The central zone lies within the 2000 meters to 3500meters above the sea level with semi tropical forest, most of the region is alpine. It is again divided into three regions. They are

  • Western Bhutan
  • Central Bhutan and
  • Eastern Bhutan.

The northern zones forms the part of the Great Himalayas stretches west to east from an altitude 6500 meters to 7400 meters.

Bhutan is divided into 20 districts and further into 205 Gewogs. Gewogs are divided into many villages. Bhutan’s climate is as varied as its altitudes and, like India’s, is affected by monsoons. Western Bhutan is particularly affected by monsoons that bring between 60 and 90 percent of the region’s rainfall.
The climate is humid and subtropical in the southern plains and foothills, temperate in the inner Himalayan valleys of the southern and central regions, and cold in the north, with year-round snow on the main Himalayan summits.

Agriculture and the livestock rising is the mainstay of the Bhutanese Economy. They contribute about 45 percent to GNP. About 79% of the population’s main source of livelihood is agriculture.

The major crops grown by the farmers are rice, maize, wheat and apples, oranges, potatoes and cardamom are some of the cash crops grown by the farmers in Bhutan.

Over the decades, planned socio –economic development has brought about significant changes to the economy of Bhutan. The major exports are hydroelectric power, wood based products, minerals, horticulture products, calcium carbides and cement. We import the consumer goods and essentials like rice, salt, oil, patrol and kerosene. Hydroelectric power is the Bhutan’s largest resource and is sustainable, renewable and environmentally friendly. We have so much of potential and by tapping all this potential will raise the national revenue considerably.

Tourism is the highest source of hard currency. However, the tourism industry in Bhutan runs on the principle of sustainability, economical viable and environmentally friendly, in keeping with Royal Government of Bhutan’s cautious and balance development & modernization. There is no restriction on the number of tourist visiting Bhutan; however the policy of ‘high value and low volume’ ensures the preservation of Bhutan’s culture and traditions.

Our major trading partner is India. The two countries have free trade relationship agreement. We export about 90 percent to India and source for 70 percent imports. Bhutan also has preferential trade agreement with Bangladesh.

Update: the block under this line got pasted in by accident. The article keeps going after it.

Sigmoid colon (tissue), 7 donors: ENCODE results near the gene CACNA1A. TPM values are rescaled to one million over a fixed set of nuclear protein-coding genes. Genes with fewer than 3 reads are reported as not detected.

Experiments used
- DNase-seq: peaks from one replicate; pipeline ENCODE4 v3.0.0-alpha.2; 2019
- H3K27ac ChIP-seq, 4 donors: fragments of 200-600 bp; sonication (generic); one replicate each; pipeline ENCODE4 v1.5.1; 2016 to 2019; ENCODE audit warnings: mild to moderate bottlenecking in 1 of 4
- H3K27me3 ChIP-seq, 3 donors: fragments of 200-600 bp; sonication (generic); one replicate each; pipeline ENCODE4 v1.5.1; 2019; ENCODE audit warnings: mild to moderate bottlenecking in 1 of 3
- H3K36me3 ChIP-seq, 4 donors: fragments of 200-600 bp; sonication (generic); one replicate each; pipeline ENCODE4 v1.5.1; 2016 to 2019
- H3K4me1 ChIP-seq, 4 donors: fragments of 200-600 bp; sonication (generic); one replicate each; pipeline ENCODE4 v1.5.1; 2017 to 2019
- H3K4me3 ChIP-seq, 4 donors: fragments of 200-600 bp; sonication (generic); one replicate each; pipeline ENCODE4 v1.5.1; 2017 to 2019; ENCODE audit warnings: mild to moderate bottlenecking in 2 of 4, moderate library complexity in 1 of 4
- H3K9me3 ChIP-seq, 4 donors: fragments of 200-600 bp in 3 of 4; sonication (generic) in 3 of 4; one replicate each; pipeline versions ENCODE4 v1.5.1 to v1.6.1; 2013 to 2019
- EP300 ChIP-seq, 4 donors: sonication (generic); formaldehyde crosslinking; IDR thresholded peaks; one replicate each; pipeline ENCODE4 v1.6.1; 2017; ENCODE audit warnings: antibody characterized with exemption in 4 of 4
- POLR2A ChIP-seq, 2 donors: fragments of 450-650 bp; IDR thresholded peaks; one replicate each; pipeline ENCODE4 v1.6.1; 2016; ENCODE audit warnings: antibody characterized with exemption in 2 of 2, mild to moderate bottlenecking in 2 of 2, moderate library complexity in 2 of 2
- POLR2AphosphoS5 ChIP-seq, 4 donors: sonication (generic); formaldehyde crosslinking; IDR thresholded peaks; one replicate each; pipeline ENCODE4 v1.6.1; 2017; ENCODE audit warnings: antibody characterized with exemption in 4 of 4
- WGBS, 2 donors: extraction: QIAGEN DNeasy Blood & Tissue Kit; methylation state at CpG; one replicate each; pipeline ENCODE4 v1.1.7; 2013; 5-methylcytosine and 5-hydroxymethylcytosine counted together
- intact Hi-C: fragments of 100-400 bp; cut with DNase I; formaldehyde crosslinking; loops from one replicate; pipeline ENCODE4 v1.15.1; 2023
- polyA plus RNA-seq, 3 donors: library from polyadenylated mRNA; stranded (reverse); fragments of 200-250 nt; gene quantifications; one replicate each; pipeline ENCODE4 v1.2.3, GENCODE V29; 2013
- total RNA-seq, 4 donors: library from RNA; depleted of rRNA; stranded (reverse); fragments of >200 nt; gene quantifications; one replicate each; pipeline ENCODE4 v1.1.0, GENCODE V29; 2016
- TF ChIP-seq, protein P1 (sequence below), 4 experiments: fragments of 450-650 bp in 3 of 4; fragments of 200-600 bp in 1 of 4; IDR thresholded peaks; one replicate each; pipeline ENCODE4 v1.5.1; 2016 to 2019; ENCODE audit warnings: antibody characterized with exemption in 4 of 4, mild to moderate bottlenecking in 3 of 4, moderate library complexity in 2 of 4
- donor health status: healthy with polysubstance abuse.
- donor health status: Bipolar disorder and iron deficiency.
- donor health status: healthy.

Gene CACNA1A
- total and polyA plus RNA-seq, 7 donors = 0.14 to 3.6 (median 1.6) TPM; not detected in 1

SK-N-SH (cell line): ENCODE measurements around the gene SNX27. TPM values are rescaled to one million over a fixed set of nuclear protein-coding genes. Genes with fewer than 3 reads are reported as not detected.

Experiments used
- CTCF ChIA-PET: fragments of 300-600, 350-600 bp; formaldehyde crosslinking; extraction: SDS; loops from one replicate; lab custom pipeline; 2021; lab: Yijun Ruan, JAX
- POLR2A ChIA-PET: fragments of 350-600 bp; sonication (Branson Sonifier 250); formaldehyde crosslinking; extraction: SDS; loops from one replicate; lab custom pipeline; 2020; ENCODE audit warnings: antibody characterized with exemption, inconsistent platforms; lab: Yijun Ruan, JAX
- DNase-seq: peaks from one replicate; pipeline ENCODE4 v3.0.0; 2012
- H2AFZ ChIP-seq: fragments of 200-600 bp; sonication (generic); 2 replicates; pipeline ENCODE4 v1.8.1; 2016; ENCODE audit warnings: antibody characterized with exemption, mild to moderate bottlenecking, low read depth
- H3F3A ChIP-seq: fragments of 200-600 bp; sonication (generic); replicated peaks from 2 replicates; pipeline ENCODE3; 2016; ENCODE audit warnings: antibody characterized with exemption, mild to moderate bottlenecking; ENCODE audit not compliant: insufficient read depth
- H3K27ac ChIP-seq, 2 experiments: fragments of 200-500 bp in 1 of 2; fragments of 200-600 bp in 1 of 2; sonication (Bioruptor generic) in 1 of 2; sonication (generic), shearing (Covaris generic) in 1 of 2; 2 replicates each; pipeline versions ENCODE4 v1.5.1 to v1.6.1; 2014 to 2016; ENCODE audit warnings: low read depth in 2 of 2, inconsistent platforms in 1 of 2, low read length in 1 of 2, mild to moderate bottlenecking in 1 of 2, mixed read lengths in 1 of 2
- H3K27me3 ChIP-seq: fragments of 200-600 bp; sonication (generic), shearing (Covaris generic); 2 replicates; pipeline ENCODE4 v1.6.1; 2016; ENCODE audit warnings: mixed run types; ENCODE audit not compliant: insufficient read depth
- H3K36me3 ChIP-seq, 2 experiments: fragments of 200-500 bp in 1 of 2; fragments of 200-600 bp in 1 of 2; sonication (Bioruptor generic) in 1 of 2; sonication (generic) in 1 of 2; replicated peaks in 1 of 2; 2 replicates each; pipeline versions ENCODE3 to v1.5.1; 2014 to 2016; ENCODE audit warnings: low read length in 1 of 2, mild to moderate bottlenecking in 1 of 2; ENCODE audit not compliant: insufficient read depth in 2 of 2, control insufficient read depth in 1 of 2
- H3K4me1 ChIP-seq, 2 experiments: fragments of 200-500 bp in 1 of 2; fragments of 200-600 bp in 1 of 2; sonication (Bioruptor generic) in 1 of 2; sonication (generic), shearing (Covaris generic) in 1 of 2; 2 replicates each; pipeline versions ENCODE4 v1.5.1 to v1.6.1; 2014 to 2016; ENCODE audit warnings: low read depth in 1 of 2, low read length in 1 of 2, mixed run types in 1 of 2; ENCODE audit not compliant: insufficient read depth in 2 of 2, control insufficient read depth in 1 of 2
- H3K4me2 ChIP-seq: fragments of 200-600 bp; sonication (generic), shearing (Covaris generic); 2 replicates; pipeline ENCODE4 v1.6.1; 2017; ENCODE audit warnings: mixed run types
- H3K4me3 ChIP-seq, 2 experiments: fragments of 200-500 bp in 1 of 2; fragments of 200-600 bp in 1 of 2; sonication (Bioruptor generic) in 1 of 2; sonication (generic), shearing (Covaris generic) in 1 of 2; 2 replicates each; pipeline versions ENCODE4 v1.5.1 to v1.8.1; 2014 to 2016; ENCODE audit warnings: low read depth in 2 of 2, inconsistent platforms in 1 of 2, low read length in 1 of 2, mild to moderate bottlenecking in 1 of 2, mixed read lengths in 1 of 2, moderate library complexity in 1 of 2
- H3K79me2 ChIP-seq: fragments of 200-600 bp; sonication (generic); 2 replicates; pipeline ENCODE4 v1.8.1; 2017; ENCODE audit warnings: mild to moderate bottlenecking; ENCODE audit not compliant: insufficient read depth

Bhutanese arts and crafts are very unique and have its roots in the Buddhist religion. Almost all representations in arts are the struggle between good and evil. Bhutanese arts are mostly subjective, symbolic and impersonal. They are also highly decorative and ornamental. The development of Bhutan’s artistic heritage traced to the great 15th century terton (Treasure discover) Pema Lingpa, who was an accomplished painter, sculptor and architect.

The country’s artistic tradition received a further boost under the instructions of Lama Zhabdrung Ngawang Namgyel. Desi Tenzin Rabgye opened the school of Zorig chusum or the thirteen types of Bhutanese arts and crafts in the year 1680. The thirteen arts of Zorig Chusum are:

  • Lhazo (Paintings)
  • Shingzo (Carpenter)
  • Parzo (Carvings)
  • Jinzo (Sculpture)
  • Lungzo (Casting)
  • Garzo (Blacksmith)
  • Tsharzo (Bamboo works)
  • Ngulzo (Gold and Silver Smith)
  • Thagzo (Weaving)
  • Tsenzo (Embroidery)
  • Dozo (Masonry)
  • Kozo (Leather works)
  • Dezo (Paper works)


The traditional Bhutanese arts have two main characteristics: It is religious and anonymous. The traditional arts work is to make a work of faith and discipline. They are bounded by the very strict iconographic conventions and their first responsibility is to observe them scrupulously. However, the disciples of a master do all the preliminary work, while the fine work is executed by the master himself.

With our pioneering and carefully designed itineraries based on the needs our guest, we are honored to offer you the excellent vacation, that you will cherish for life time.